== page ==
Wednesday, September 19, 2012

Apple's iOS vs Google's Android: Who's Winning?

According to this article, Google's (GOOGAndroid is Winning. At a minimum, the latest worldwide market share numbers for the Android operating system were rather impressive during the 2nd quarter.

But is Android really winning?

According to Gartner, mobile devices using Android captured roughly 64 percent of worldwide market share.

Apple's (AAPL) iOS-based iPhone captured more like a bit under 19 percent. 

Now, as this article points out, consider that it was a quarter where Apple's iPhone purchases had "paused" in anticipation of the iPhone 5. Of course, that's not going to close the huge market share gap but is still relevant.

There's also a huge difference in economics.

This article compares Apple's profit share to competitors and also provides a useful chart.

It turns out that Apple had 77 percent of the mobile industry profits in the 2nd quarter. Who wins from here? I don't know but you have to define what winning is. If market share is your objective, then Android seems to be winning. If profit share is the objective, then it's iOS that's winning.

In my book it's whoever has an approach that ends up sustaining high return long-term profitability.
(As opposed to chasing low return market share, indefinitely. Going after market share for a while can be a smart, but only ultimately makes sense if it ends up generating high returns on capital for shareholders.)

Naturally, the current numbers can't reveal what's going to happen over the long haul, but Apple's profit share is rather exceptional. That doesn't mean Google (and competitors that rely on Android) aren't also doing what's right for themselves.

So the company's fortunes is now firmly driven by that phone more so than other other products. It's not just because it makes up such a large percentage of revenue. It's also because the margins on the iPhone come in something like 2x that of the iPad. According to this article, the iPhone has had gross margins in the 49 to 58 percent range while the iPad is more like 23 to 32 percent going back to 2010 (April 2010 for the iPhone and October 2010 for the iPad).

Healthy margins in both cases, at least for now, though still difficult to gauge just how that might change over time.
(Also, consider that the iPhone was likely held back by the anticipation of a new release.)

Nearly 80 percent of Apple's total revenue during the quarter was from products based upon iOS. Products based on iOS include the iPhone, iPad, and iPod Touch. What's worth noting is just how much of Apple's revenue and profits come from just the iPhone. According to this 8-K, revenue from products based on iOS was $ 30.5 billion for the quarter with $ 22.7 billion coming from iPhone. Based upon the gross margins noted above and the revenue mix, the iPhone likely makes up a bit less than two-thirds of Apple's profits.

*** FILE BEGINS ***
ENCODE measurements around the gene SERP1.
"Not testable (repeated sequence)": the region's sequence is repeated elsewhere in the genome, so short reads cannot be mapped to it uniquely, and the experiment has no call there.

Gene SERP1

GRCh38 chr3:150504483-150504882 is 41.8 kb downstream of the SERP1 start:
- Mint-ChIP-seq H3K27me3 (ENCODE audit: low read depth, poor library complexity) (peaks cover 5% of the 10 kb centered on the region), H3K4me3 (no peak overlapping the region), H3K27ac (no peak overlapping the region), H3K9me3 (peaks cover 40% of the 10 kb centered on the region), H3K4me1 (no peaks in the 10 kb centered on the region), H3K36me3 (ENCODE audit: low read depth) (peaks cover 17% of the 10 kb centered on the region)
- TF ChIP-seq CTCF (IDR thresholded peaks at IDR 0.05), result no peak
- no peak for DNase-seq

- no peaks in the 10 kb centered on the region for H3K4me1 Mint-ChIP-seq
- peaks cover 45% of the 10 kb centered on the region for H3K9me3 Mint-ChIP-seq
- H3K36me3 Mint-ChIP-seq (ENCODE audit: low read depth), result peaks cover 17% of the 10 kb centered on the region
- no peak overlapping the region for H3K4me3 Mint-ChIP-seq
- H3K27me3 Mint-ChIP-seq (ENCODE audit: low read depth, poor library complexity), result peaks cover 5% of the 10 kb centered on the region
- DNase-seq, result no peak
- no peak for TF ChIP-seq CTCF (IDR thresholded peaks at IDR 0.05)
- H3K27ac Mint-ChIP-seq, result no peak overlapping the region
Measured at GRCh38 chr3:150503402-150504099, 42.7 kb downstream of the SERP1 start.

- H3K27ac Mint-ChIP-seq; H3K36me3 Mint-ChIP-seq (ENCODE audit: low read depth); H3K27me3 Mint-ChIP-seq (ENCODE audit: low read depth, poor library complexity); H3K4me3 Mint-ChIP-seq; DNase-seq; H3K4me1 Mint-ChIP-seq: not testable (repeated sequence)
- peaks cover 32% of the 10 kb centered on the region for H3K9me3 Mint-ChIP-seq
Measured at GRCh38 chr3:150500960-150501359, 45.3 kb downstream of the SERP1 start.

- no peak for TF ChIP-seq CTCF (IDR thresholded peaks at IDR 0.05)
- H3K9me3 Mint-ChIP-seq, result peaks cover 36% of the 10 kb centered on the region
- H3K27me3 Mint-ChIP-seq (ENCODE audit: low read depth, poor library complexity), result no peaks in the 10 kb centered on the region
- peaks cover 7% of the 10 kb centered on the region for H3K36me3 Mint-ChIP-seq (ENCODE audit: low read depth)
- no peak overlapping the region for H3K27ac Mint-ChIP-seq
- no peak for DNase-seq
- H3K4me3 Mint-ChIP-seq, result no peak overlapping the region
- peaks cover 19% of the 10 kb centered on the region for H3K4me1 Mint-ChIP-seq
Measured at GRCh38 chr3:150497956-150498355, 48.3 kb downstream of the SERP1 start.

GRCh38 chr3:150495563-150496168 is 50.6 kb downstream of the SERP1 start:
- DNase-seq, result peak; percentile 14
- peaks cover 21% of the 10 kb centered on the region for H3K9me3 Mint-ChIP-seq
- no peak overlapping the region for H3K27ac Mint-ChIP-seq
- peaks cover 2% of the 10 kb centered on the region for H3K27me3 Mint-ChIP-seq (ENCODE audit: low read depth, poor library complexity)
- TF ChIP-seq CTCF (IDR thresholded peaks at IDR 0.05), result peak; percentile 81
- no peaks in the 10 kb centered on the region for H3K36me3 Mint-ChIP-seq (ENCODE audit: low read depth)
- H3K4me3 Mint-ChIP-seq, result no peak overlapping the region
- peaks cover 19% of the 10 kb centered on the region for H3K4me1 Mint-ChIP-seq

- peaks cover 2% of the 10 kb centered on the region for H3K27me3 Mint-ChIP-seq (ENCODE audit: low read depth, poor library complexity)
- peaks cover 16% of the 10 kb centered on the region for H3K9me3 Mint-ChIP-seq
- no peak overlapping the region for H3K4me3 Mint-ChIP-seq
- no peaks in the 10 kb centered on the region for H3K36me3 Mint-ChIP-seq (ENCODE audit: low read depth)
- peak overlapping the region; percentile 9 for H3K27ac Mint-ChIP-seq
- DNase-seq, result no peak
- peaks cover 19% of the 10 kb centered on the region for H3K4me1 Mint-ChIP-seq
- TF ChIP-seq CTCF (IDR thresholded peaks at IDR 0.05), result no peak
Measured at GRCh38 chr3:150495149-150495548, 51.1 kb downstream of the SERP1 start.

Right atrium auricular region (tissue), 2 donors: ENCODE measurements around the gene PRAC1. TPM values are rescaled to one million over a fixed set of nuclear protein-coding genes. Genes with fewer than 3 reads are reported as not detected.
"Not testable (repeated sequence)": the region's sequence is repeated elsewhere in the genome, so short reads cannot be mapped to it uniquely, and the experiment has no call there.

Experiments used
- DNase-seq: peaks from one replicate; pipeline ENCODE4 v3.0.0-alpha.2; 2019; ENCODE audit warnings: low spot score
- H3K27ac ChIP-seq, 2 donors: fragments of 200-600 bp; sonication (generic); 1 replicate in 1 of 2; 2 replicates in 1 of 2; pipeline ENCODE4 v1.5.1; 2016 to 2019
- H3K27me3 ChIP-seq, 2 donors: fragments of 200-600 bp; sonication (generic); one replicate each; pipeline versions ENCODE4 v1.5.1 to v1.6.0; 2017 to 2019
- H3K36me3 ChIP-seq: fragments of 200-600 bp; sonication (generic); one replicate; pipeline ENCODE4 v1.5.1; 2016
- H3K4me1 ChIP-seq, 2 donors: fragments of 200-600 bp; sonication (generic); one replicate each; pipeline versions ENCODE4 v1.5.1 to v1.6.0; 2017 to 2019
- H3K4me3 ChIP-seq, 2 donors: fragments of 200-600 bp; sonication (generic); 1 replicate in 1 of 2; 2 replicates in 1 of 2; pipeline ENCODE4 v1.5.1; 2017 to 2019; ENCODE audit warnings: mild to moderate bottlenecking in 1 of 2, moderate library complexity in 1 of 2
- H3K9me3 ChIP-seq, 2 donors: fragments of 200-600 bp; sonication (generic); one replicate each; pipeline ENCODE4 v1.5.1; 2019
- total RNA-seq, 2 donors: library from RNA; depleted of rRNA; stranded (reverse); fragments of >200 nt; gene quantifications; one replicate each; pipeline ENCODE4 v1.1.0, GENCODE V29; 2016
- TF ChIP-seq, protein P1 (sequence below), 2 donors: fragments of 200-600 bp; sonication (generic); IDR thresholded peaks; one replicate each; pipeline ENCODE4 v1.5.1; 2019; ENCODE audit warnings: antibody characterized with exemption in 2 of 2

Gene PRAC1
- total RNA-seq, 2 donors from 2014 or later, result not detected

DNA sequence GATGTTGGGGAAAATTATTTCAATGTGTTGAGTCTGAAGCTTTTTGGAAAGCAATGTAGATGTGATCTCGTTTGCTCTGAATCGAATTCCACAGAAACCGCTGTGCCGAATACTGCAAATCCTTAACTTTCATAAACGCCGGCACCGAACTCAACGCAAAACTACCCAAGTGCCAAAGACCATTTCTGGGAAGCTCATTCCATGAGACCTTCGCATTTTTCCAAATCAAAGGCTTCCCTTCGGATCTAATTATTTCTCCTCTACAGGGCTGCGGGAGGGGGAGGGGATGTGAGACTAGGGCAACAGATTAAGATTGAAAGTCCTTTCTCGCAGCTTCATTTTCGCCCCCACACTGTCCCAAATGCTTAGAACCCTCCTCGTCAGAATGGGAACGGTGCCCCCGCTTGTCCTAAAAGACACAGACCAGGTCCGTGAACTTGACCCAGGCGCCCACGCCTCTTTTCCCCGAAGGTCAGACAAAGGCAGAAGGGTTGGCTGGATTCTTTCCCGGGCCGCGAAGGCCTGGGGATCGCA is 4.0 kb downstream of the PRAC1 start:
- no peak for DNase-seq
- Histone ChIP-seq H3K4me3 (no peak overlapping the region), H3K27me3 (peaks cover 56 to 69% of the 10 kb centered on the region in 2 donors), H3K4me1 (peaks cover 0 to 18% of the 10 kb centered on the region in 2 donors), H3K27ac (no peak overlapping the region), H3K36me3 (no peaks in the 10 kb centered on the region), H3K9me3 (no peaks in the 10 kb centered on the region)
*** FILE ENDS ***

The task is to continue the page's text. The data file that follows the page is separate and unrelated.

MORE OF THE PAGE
Apple's blended gross margin were 42.8 percent and net margin more like 25.2 percent.

All very impressive especially since the company's return on capital is currently just spectacular by any measure (though it'd be nice if they'd do something more productive with all their cash and investments).

What happens to those margins over time is worth watching closely. There's enough moving parts to make it not easy, at least for me, to judge what Apple's likely to be worth several years from now.

I invested in Apple quite a while back and continue to own it. I did that because of its extreme low valuation then and an incredible balance sheet. Well, it still has an incredible balance sheet and, in fact, it has become only stronger. Valuation is a different story. It's certainly not plainly expensive. Not at all. Still, unlike some other investments, it's just not easy to judge what its intrinsic value is likely going to be over a longer time horizon.

I'm not going to be surprised if the stock does just fine. As always, I never have an opinion about near term or even longer term price action of any stock. The company could easily continue to roll like nothing else ever has.

Tough to bet that they will not.

Whether there really is sufficient margin of safety to buy it for the long-term near the current valuation is a whole different question.

Though I admire the company (and Google for that matter), all I know is I won't be buying more shares anytime soon.


Long positions in Apple and Google established at much lower than recent prices.

Reuters: Apple margins for iPad about half of iPhone
This site does not provide investing recommendations as that comes down to individual circumstances. Instead, it is for generalized informational, educational, and entertainment purposes. Visitors should always do their own research and consult, as needed, with a financial adviser that's familiar with the individual circumstances before making any investment decisions. Bottom line: The opinions found here should never be considered specific individualized investment advice and never a recommendation to buy or sell anything.